There is a right way to conduct research to grow your market share and a wrong way. Unless you are asking the right questions, your research will fail.
You must go beyond theory and identify the emotional drivers of your target audience and use tough-minded strategies and positioning to steal market share from the competition.
Stealing Share has developed a unique process unlike any other brand company in the world that is designed with a single purpose, to steal market share.
The last time we worked with a logistics company, the CEO asked us, “So, why is brand so important in a B2B business?” His reasoning was that in his business, in which proposals are as thick as the Guttenberg Bible, reasoning and data carry the day instead of an emotional connection.
What he soon understood was that brand gets you in the considered set - and, without a brand, it was easy for prospects to eliminate his company from consideration.
The idea he had with brand was that it only worked as a consumer strategy. Consumers have favorite brands that say something about who they want to be.
So, we buy a Lexus, for example, that tells us we are better than the rest. (As politically incorrect as that sounds, it’s an emotional aspiration for many of us whether we care to admit it or not.) Or we buy an iPhone because it shows we are ahead of the game. Or a Harley-Davidson motorcycle because we like to believe we are closet rebels.
B2B is Still Emotional
It works the same way in B2B because those emotional drivers – aspirational self-reflections – often determine who is considered and who’s not. In addition, what buyers in B2B seek is affirmation, one of the strongest emotions that drive decision-making. Many fear making the wrong choices, especially when you have taken responsibility for a decision that affects others.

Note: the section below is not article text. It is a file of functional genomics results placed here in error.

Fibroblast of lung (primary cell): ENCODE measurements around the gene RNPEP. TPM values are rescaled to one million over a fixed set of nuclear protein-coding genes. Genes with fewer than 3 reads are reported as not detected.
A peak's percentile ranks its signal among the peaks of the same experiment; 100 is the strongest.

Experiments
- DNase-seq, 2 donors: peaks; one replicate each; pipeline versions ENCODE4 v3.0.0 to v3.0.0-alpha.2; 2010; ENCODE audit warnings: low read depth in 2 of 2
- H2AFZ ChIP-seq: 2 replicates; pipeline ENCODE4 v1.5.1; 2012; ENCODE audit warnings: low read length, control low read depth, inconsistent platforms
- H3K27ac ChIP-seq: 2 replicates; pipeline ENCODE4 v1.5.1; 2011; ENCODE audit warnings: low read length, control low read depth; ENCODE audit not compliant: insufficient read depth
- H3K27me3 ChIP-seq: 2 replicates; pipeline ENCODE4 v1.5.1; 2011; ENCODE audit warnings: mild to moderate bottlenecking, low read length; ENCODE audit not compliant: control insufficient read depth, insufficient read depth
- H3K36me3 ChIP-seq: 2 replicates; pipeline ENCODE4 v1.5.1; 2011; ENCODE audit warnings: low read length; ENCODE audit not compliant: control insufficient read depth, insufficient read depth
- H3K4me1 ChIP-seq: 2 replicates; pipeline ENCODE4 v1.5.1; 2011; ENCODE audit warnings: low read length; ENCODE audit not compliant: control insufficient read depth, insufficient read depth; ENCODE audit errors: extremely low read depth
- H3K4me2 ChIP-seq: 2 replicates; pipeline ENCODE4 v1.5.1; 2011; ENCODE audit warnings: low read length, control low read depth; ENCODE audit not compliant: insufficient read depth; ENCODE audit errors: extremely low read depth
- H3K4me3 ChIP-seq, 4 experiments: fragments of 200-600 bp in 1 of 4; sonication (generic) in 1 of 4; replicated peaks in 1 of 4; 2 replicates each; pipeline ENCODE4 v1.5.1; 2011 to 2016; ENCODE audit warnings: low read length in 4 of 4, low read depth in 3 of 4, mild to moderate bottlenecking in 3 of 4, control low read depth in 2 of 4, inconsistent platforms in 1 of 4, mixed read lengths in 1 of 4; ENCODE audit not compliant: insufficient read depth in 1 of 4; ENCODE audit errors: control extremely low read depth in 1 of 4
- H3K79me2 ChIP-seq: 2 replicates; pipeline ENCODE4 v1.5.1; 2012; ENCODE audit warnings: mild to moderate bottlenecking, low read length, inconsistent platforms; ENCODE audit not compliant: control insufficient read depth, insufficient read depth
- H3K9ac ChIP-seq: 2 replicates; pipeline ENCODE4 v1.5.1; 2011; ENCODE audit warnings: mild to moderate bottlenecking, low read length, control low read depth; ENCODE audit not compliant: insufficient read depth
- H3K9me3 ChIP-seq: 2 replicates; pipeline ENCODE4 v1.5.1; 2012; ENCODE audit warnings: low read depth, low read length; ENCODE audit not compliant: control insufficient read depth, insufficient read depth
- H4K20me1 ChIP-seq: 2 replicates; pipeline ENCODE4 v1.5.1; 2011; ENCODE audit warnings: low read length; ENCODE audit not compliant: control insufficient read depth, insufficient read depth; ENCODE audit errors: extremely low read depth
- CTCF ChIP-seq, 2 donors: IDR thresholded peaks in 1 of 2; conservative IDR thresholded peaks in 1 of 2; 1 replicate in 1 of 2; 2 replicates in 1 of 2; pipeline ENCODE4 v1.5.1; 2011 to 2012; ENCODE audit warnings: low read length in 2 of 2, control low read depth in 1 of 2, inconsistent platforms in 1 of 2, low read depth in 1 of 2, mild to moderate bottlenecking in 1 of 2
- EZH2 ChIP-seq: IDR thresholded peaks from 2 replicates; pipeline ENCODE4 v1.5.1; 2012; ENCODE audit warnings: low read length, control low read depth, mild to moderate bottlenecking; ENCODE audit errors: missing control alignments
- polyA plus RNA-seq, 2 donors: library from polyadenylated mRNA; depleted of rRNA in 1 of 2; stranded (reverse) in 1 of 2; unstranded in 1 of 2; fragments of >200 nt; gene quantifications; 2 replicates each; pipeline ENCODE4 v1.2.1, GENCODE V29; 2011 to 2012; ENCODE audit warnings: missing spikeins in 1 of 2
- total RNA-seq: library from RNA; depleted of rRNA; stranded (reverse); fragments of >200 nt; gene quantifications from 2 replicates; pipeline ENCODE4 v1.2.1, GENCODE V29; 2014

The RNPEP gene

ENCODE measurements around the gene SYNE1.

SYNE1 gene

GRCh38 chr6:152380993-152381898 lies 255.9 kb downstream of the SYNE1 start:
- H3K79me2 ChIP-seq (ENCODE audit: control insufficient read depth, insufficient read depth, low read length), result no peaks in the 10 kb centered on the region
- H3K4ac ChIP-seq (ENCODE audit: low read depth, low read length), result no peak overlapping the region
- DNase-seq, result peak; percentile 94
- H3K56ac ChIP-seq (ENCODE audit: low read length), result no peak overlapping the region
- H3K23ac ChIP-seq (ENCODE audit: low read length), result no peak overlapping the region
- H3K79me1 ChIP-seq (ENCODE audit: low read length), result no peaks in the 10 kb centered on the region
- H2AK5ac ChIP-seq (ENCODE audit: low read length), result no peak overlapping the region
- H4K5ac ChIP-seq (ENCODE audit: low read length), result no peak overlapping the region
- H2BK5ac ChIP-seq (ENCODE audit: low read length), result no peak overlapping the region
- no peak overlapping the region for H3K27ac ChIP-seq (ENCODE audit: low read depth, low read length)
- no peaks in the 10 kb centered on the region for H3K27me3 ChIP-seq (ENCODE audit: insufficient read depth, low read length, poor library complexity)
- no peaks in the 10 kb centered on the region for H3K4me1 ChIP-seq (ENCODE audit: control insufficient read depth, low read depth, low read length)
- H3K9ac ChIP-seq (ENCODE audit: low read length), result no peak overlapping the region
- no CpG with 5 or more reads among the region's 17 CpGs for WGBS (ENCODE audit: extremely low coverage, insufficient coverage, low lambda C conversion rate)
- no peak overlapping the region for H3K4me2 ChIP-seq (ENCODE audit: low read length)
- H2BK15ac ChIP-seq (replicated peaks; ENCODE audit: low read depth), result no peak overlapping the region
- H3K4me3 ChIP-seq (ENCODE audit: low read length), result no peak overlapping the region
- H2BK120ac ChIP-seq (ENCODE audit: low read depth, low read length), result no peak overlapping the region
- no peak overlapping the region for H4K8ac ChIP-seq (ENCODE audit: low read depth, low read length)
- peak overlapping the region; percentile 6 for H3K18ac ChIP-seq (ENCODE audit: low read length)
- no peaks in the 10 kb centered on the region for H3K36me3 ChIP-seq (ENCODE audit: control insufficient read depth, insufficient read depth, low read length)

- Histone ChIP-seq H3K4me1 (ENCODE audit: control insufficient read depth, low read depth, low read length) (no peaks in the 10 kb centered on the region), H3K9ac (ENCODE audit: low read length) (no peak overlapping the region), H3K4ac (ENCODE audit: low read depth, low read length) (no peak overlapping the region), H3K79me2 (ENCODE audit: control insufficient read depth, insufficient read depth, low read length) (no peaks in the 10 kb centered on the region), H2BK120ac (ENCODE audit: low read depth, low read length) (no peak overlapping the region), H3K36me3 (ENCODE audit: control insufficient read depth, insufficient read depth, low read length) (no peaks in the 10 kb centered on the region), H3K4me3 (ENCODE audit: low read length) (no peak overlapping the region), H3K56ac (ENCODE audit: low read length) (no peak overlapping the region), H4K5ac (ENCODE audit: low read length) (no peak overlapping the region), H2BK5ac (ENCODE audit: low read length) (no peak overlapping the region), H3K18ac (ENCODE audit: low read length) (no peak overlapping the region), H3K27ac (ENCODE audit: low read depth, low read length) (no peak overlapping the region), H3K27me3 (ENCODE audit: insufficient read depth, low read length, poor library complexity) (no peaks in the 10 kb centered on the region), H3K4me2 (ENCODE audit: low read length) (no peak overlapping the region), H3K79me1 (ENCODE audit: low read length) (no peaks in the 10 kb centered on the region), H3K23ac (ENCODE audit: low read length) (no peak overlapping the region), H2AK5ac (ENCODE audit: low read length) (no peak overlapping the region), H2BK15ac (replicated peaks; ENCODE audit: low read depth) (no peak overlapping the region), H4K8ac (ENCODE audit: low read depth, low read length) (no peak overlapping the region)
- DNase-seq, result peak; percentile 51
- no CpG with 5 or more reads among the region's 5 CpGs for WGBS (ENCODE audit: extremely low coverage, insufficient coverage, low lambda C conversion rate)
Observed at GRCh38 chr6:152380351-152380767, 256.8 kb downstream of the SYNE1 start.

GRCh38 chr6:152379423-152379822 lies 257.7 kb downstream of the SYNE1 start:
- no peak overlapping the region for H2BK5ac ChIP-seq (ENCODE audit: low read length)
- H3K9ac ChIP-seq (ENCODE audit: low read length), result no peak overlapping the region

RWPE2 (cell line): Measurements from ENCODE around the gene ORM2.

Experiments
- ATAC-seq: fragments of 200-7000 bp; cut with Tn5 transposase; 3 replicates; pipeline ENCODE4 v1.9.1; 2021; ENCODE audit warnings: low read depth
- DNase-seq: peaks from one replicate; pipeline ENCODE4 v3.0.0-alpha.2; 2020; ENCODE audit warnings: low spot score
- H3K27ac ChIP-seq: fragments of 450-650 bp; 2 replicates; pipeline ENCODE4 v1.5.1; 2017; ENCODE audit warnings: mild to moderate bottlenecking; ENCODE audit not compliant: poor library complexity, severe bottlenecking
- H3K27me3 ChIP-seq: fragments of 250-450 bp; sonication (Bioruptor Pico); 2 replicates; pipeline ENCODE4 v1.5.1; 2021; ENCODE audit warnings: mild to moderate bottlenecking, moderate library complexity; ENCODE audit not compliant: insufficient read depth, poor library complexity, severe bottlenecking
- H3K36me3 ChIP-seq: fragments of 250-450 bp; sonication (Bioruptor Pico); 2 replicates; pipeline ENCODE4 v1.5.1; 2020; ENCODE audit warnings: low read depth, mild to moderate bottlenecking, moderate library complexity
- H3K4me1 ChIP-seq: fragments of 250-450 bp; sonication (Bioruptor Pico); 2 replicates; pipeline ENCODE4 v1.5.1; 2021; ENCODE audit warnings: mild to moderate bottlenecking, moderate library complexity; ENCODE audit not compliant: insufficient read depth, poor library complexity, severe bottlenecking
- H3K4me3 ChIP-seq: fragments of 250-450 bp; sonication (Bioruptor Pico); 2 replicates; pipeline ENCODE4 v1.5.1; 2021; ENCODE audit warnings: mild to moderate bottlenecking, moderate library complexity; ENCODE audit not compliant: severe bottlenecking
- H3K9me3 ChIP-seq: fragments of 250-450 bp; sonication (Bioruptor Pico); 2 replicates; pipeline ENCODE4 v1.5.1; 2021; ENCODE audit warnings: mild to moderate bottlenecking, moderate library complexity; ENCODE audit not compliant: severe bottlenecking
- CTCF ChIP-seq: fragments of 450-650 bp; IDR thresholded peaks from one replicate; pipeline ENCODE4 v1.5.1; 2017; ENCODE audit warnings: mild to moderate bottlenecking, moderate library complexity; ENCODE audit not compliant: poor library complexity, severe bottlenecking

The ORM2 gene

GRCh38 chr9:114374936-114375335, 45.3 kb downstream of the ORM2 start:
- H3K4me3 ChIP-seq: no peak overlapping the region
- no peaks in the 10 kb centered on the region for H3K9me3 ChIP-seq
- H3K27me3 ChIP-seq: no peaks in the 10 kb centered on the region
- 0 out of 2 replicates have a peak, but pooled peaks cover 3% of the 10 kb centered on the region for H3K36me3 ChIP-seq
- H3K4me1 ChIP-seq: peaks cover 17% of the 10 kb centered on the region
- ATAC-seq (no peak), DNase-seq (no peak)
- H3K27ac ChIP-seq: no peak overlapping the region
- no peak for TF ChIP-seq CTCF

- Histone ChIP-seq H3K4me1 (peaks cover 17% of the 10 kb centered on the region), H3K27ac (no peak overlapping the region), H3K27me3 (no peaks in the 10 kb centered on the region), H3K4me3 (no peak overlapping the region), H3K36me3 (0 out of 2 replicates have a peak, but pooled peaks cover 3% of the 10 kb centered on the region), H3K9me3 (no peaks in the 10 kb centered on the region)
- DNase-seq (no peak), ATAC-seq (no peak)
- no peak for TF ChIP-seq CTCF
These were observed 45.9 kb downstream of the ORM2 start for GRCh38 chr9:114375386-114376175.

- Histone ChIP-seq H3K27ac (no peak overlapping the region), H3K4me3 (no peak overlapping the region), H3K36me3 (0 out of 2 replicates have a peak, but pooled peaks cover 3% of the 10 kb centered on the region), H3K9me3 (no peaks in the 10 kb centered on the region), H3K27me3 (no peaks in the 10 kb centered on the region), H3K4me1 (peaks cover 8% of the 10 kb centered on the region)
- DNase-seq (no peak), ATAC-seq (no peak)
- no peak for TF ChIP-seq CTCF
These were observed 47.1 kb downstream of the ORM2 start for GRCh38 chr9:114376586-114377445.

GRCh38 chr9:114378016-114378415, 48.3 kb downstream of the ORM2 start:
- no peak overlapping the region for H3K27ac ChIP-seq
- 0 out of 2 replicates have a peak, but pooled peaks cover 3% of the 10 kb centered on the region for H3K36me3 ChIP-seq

Once upon a time, the cliché in sales was that you couldn’t go wrong with IBM. That is, if you were ordered to find a new provider of computer equipment for your business, you could go through the vetting process, talk to a handful of companies and, in the end, pick IBM because who was going to question that?
For consumers and business people alike, affirmation reigns supreme. But it is even more of a driver in business because fear has such a strong pull when important decisions are made. You want to align with something that feels right for you and those around you, so that you can say, “They get it.”
If the brand feels wrong, then it’s eliminated from consideration.
It’s a little like this. In the early 80s, Bruce Feirstein wrote a tongue-in-check book called “Real Men Don’t Eat Quiche.” Even though Feirstein was actually mocking the idea, for years men wouldn’t be caught dead eating quiche. Even though it only contains eggs, cheese and ham on crust. It is basically a southern biscuit masquerading as a pie.
Nonetheless, the brand of quiche took a hit because it lost affirmation.
Brandface in B2B
The same is true in logistics, that brands can eliminate themselves because some have a brand face (the reflection of the “customer”) that doesn’t jibe. For example, one of the many mistakes logistics companies make is that they appear “dumb.” So many logistics brands are just about transportation. Yet, the reason to outsource those capabilities is to acquire “smarts.” Not steel and wheels.
Nonetheless, even logistics giants such as CH Robinson, Menlo, Expeditors and Kuehne & Nagel feel just like transportation companies (and most of them do have freight services). Meanwhile, others are getting smarter. Exel and DB Schenker focus on smart and technology, even if their messages aren’t terribly emotional.
“Smart” does feed into the affirmation of the right choice much stronger than simply sounding and looking and feeling like a trucking company.
However, there’s another step. If affirmation is a key trigger in being in the considered set, then why not make the reasons why it’s the smart choice so emotionally powerful that you are always in the considered set?
If you tap into the emotional reasons why “smart” is so coveted, then you have a brand that makes prospects incapable of not including you in the considered set. It becomes a real brand that’s is coveted, remembered and taken seriously.
This is the step most logistics companies don’t make. Even in the entire B2B market, few do. But the ones that do succeed: Xerox, NEC, Hewlett-Packard, FedEx, Intel, General Electric and others.